04 June 2010 11:26 [Source: ICIS news]
By Malini Hariharan
MUMBAI (ICIS news)--Asian aromatic markets have been complicated by a number of issues that are making it difficult for participants to figure out the outlook for the next quarter.
The problem is not only volatile crude prices but also demand, which is usually strong in the second and third quarters. This year, however, it is missing.
The net result is oversupplied benzene and toluene markets, which have depressed prices over the last few weeks.
Asian benzene prices dropped 18% in May and were at $810-820/tonne (€664-672/tonne) FOB (free on board)
“Benzene and toluene have been very volatile. This is usually a good season for BTX (benzene, toluene, xylenes), but we are in a situation that no one has seen before,” explains Leonard de Guzman of consultancy Dewitt & Co.
Asian producers had ramped up output at reformers and pyrolysis gasoline-based units in anticipation of strong demand in May. And now, despite the downward pressure on prices, producers are hesitating to trim operating rates, as they do not want to be caught with low stocks once gasoline demand kicks in.
“Though the market is long now, the volumes can be easily consumed when demand comes,” says de Guzman.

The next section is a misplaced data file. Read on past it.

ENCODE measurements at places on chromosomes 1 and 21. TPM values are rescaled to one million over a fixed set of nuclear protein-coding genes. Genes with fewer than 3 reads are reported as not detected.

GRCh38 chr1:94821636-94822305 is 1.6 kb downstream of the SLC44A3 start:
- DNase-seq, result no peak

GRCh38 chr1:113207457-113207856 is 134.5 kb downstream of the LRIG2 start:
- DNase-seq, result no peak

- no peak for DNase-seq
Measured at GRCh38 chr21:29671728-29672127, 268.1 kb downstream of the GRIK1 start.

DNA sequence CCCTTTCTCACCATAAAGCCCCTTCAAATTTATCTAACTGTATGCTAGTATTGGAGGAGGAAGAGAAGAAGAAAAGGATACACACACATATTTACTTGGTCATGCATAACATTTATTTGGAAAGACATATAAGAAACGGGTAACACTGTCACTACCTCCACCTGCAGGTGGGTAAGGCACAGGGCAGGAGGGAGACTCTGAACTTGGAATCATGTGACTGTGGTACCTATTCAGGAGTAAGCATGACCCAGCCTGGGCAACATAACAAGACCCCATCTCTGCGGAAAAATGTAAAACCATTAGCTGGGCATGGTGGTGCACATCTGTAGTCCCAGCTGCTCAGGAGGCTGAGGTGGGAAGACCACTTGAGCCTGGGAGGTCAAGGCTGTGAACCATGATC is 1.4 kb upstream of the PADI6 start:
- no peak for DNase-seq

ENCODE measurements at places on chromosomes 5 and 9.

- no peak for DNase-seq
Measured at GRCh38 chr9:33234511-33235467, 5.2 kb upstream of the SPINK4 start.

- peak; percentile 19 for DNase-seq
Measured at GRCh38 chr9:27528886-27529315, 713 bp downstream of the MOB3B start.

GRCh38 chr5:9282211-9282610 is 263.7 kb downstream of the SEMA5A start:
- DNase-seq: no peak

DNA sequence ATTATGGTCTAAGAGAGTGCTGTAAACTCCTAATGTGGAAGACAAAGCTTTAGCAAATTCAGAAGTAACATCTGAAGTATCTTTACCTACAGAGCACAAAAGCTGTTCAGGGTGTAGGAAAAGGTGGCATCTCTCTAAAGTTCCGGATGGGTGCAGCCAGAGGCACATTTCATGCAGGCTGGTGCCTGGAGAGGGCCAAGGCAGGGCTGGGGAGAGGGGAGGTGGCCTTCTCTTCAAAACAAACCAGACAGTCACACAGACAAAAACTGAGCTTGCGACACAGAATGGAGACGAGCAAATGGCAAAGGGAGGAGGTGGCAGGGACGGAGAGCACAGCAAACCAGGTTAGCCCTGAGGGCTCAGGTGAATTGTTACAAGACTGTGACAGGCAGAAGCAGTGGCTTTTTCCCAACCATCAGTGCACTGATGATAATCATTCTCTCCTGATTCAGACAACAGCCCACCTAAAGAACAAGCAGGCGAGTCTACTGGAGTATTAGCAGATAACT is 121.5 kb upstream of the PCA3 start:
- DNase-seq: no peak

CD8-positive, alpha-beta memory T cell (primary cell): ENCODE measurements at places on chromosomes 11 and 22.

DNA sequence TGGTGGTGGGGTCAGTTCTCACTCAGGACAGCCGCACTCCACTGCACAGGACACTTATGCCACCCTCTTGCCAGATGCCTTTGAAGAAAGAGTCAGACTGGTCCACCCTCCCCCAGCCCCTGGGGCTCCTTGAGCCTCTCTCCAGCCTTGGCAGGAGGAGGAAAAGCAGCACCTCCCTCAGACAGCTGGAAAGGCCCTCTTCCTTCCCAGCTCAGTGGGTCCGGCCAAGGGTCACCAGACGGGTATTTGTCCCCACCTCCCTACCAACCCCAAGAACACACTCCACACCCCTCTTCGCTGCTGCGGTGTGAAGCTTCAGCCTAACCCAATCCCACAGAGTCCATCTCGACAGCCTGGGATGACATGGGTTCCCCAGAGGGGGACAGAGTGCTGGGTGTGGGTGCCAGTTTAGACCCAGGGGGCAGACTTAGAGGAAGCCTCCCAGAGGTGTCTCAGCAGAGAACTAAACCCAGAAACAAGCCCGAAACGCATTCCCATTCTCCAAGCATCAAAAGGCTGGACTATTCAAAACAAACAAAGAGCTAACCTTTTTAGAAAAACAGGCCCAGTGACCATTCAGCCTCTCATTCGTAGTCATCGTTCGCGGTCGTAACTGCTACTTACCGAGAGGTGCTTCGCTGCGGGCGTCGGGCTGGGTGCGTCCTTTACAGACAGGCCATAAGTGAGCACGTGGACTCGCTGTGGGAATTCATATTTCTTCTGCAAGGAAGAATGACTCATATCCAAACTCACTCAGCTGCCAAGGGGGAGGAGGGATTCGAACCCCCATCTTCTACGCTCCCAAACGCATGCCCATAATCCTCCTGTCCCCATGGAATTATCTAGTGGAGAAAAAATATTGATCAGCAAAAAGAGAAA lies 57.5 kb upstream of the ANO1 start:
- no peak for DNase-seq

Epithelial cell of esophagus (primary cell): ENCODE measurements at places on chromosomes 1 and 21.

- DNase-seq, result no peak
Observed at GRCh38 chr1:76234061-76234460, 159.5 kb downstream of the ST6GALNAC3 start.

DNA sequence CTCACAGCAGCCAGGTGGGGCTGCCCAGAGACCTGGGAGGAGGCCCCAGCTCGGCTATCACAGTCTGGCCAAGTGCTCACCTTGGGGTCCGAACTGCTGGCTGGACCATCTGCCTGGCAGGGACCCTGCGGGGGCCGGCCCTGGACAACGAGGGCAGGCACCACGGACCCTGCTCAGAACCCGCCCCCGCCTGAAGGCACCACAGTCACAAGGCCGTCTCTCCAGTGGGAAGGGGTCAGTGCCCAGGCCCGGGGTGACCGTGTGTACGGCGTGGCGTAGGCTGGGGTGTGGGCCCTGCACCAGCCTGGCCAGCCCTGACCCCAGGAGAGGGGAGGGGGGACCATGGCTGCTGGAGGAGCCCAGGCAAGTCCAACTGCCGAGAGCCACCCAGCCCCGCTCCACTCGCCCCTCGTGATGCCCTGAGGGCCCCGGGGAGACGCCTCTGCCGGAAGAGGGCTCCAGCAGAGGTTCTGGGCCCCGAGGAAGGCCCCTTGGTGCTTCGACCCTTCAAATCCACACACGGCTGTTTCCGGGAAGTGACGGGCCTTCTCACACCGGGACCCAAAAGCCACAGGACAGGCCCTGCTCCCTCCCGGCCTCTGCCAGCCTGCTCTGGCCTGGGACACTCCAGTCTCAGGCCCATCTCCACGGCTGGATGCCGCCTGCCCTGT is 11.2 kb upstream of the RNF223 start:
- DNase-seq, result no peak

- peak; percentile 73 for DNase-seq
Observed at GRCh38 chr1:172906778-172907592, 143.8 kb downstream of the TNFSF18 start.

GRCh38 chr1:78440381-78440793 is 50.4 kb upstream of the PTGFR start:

But when that will happen is still uncertain. The
The US Energy Information Administration's (EIA) Gasoline Summer Consumption and Supply report predicted an increase of just 0.9% in gasoline consumption this summer, but gasoline stocks were about 7m bbl, or 3%, higher than the start of the 2009 driving season.
This has left producers such as the Chinese refining and petrochemical major Sinopec struggling with a build-up in stocks.
De Guzman estimates that Sinopec is holding about 40,000 tonnes of benzene in inventory, nearly double the normal level, because of weak demand from the styrene sector.
“Sinopec initially planned to slash local prices in order to export benzene in June, but that was foiled by a fall in FOB
It is estimated that Chinese companies have sold about 30,000 tonnes at $760-800/tonne FOB
Europe can take more benzene and toluene, but vessel availability is an issue. Exporting to the US is not an option, as that market is oversupplied and has seen a sharp fall in prices.
De Guzman predicts that Asian benzene will be slow to recover as the global inventory situation still has to be resolved.
The key, he says, is operating rates at reformers – will they be cut, or will producers keep them running in expectation of the summer gasoline demand and also a recovery in styrene demand?
Read John Richardson and Malini Hariharan's Asian Chemical Connections blog
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